‘Zero-Rating’— the commercial practice whereby an internet service provider (ISP) doesn’t count the use of an app or service against your monthly data cap — has come under renewed scrutiny earlier this month when a study by digital rights organization Epicenter.worksfound that countries that allow its use see average data prices increase over time.
The study, which compared 30 European countries, adds to an ongoing discussion over zero-rating schemes.
The practice is accused of leading to additional costs for the consumer but also of hampering net-neutrality, the principle that ISPs should treat all transmission of data equally.
Evidently, if a service provider offers its customers the possibility of using an app under a zero-rating formula, it’s discriminating other apps. And, obviously, only larger corporations (like Facebook or Netflix) are usually able to sustain zero-rating deals with ISPs.
The debate over zero-rating is crucial in the Western context, as highlighted by Epicenter.works’ research, but it’s even more important in the developing world where the Internet is less accessible and more expensive.
In a country where there’s a low Internet penetration rate, zero-rating practices can become particularly predatory.
Think of what happened when Facebook launched its zero-rating offer in India back in early 2015. Camouflaged as a philanthropic endeavor under the domain ‘Internet.org’, zero-rating Facebook was part of Zuckerberg’s masterplan to get millions of new users online, making them believe that Facebook and the Internet were the same thing.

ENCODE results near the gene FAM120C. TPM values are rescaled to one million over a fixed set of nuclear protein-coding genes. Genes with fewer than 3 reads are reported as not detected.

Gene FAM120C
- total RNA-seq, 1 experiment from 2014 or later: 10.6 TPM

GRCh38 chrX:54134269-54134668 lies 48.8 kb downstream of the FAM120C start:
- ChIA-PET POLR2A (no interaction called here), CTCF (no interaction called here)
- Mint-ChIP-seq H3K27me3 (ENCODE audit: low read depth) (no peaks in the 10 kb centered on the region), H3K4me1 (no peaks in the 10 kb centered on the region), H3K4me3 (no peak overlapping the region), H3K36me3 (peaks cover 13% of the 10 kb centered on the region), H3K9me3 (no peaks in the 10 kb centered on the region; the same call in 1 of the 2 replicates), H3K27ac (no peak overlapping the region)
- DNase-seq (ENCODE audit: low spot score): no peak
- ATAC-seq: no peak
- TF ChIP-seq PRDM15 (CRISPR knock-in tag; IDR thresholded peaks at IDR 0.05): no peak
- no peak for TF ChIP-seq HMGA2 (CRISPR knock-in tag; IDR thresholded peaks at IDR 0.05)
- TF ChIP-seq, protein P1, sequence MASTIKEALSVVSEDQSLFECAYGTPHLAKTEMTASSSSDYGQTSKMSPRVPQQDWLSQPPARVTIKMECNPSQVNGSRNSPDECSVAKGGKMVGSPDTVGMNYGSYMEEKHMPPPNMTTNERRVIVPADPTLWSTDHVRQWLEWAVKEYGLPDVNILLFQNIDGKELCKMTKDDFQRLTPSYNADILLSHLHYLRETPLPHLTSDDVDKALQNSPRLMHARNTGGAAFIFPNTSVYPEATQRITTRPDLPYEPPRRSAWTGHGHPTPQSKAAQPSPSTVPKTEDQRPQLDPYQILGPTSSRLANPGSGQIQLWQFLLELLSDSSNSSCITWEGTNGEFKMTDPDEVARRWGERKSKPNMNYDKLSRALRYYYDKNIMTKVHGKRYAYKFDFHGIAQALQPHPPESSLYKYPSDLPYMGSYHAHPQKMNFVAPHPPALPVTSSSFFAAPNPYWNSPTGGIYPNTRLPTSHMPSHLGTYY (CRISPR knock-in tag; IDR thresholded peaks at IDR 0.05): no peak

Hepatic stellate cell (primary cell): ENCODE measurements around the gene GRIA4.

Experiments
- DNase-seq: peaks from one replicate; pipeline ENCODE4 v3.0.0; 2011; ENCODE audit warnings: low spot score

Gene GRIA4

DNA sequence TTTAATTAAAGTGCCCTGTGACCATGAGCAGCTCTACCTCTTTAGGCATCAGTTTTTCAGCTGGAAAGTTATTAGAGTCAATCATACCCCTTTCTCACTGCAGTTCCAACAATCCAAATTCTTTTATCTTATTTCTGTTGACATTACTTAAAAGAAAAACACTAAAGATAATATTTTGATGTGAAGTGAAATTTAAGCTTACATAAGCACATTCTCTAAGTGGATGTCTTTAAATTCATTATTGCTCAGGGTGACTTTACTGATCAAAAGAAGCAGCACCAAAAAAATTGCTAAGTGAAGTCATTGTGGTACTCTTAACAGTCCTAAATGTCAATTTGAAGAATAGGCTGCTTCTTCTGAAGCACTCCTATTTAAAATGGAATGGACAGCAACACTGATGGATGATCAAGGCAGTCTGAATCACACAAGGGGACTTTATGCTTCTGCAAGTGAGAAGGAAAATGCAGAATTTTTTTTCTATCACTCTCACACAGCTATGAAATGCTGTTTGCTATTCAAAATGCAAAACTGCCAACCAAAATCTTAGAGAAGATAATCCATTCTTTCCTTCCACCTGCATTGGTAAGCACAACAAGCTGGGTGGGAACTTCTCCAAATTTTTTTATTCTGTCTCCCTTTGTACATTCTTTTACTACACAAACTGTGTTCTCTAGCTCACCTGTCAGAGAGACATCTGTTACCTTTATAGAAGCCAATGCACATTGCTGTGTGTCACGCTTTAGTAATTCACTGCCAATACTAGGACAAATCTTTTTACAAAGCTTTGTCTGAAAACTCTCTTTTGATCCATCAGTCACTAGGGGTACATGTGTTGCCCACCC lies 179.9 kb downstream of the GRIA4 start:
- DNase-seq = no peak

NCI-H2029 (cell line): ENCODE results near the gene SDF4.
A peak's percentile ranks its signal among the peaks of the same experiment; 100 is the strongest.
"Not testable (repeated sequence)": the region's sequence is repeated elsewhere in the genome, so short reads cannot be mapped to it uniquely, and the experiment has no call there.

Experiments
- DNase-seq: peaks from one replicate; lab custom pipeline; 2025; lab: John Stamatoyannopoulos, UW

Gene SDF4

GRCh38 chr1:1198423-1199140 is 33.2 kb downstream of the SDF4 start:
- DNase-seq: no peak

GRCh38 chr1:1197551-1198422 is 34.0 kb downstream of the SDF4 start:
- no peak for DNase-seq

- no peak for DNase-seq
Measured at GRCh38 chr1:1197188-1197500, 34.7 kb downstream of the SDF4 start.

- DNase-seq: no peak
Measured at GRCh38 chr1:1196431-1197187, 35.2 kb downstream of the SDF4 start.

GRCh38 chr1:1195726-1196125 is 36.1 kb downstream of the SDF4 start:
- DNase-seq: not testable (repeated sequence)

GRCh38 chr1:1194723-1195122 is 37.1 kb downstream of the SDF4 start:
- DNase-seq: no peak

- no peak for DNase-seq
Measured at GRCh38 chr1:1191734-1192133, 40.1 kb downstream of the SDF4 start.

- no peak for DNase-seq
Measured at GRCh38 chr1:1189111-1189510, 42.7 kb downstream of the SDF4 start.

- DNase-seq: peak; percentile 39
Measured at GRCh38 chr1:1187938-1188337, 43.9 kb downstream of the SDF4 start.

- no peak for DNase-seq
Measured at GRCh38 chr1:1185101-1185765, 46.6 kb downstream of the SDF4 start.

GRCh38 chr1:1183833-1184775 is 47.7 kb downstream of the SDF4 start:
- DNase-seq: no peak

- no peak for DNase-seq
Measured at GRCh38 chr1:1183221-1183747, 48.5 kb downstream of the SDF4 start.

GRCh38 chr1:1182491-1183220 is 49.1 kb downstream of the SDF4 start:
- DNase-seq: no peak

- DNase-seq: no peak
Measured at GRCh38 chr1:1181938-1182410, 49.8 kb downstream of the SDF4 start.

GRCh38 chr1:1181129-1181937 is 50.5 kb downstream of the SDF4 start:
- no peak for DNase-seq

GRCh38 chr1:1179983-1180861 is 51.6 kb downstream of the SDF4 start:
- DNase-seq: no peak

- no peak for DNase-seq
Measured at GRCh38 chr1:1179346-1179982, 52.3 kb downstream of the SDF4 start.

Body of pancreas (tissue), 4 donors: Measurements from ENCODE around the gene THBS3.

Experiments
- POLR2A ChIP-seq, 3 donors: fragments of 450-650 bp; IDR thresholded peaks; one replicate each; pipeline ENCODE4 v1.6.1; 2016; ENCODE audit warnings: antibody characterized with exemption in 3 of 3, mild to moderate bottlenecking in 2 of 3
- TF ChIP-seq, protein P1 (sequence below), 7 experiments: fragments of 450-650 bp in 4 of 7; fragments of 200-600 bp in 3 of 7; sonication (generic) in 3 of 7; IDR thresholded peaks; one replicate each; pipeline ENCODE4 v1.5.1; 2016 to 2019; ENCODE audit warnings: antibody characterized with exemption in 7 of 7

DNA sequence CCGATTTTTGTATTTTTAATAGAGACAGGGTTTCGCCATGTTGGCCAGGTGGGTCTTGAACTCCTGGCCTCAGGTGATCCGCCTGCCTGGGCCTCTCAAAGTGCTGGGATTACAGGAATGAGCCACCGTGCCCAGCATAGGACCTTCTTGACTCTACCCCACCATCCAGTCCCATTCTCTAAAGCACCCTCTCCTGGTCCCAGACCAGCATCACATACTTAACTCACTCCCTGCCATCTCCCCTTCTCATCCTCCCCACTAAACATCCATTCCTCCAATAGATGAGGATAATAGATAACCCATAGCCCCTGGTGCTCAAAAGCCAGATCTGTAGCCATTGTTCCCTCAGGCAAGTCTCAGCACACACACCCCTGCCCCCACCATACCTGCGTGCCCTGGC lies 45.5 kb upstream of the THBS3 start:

The pernicious idea was simple: if you can’t pay for Internet access, you’ll rely solely on Facebook’s free services and you’ll end up believing that Facebook is the Internet.
Fortunately, India’s national telecoms regulator banned the practicein 2016 but in many countries similar schemes still thrive.
Zuckerberg always hailed the practice as a charitable mission, promoting it under the lofty tagline “connectivity is a human right”.
Undeniably, such pronouncement has a certain appeal. And even Wikipedia fell for it. Already in 2012, the Wikimedia Foundation launched Wikipedia Zero, a zero-rating program aimed at spreading free knowledge in the developing world.
However, accused of violating net-neutrality rules and dubbed as “digital colonialism”, the Wikimedia Foundation dropped the program in 2018.
The thing is, rather than spreading knowledge, zero-rating offers are often vectors of misinformation.
Look at what happened in Brazil during the political elections last October. As highlighted by professor Luca Belli in an article for The Conversation, most Brazilians have unlimited social media access thanks to zero-rating plans, but very little access to the rest of the Internet because a broadband connection is still very expensive.
The outcome is that, when fake news go viral on social media or messaging services like WhatsApp, most of Brazilians don’t even have the possibility to fact-check them on the Internet.
At first sight, zero-rating offers look like a sweet deal for consumers and a noble effort to connect the world, but beyond appearances, they’re just a nasty business practice that distorts competition and cripples Internet access in the developing world.
The header image is a picture of the literacy app hackathon that took place in Addis Abeba in 2015. Credit: Beyond Access